The Swansea-based Evening Post is one of 15 Local World dailies set to be transferred under Trinity Mirror’s control after the deal’s scheduled completion next Friday.
In an interview with BBC Wales, he said: “If (Trinity Mirror) try to run Swansea as a branch office from Cardiff it will not work. It’s fundamental that they maintain strong local resource in the city.
“The industry is shrinking so consolidation like this is inevitable, and centralisation and consolidation of itself is not a bad thing. It can be made to work. The absolutely crucial element is what local resource you keep on the patch.”
The South Wales cities of Swansea and Cardiff lie more than 40 miles apart and enjoy a fierce local rivalry.
Following the announcement of the £220m deal on Wednesday, the company revealed it would be looking to make up to £12m cost savings, including £3.2m on “content generation.”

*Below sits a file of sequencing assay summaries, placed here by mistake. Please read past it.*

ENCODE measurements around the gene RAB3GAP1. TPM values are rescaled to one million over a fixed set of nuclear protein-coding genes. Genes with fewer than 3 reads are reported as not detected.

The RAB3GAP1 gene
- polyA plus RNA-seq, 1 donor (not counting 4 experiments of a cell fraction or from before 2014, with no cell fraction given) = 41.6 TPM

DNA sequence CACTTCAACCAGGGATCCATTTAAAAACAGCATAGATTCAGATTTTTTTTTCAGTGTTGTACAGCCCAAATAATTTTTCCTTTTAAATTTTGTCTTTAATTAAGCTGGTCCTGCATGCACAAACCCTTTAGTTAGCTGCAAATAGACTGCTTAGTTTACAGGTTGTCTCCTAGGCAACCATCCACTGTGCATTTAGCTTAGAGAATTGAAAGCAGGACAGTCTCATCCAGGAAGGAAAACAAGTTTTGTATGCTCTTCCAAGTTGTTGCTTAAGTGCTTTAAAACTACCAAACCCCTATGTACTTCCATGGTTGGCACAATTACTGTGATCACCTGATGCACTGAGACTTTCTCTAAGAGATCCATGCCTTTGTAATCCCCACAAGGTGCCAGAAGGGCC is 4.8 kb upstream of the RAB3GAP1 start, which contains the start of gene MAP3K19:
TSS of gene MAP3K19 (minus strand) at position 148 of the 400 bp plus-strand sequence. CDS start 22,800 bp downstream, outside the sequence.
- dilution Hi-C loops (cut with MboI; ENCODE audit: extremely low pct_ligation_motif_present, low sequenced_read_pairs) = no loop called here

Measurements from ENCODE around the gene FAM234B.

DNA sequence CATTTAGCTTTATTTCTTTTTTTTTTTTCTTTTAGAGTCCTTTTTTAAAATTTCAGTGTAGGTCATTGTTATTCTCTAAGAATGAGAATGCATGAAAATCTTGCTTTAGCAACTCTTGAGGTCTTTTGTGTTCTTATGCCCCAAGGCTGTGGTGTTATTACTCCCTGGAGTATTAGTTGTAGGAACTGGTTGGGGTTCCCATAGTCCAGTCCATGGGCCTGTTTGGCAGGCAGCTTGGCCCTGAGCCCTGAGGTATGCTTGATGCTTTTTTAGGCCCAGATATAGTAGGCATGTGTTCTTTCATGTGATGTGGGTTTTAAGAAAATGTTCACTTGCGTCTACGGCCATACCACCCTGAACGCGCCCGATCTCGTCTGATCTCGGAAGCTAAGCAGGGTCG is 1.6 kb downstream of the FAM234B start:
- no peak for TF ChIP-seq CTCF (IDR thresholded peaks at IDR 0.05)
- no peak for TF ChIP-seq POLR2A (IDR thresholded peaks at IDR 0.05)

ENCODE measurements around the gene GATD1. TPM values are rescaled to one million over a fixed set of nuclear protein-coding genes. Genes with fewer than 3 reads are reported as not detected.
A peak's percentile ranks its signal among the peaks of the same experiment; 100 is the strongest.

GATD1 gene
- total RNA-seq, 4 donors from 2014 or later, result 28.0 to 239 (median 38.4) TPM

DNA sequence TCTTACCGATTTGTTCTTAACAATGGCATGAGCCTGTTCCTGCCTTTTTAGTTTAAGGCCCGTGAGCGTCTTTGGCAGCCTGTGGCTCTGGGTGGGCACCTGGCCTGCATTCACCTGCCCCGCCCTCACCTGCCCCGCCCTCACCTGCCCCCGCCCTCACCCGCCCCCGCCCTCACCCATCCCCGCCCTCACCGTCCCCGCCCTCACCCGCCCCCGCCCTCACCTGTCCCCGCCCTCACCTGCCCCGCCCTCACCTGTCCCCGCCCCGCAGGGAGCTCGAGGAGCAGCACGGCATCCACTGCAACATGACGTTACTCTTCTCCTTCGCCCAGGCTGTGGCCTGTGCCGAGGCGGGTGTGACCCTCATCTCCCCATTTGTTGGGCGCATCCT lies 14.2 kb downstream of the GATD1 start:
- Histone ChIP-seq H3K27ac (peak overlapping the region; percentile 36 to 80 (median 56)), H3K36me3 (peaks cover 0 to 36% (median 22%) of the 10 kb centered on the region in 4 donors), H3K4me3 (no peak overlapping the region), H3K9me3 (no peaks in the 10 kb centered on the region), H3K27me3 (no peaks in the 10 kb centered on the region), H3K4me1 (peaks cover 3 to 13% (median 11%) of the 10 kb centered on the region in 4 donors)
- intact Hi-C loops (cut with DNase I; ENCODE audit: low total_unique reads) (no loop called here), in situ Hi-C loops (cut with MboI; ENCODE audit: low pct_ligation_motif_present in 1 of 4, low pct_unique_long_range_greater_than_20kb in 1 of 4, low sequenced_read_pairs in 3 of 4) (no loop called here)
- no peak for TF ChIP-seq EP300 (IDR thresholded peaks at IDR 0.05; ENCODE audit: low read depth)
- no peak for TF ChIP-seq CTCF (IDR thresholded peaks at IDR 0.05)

In the BBC Wales interview, Spencer commented: “That means more journalists losing their jobs.”
He added: “If you want to produce a successful newspaper you need the right staff in the right place producing the right content with the right newspaper sales strategy behind it.
“These things have got to remain in place. With no local content, it’s not a local newspaper.
“Local newspapers are not lifestyle magazines and should not attempt to be so. They need local news, local campaigns.
“Local campaigning has always been a very strong part of the Evening Post. You’ve got to keep that content otherwise why should people bother to buy the paper.”
Trinity Mirror has so far not responded to requests for a comment.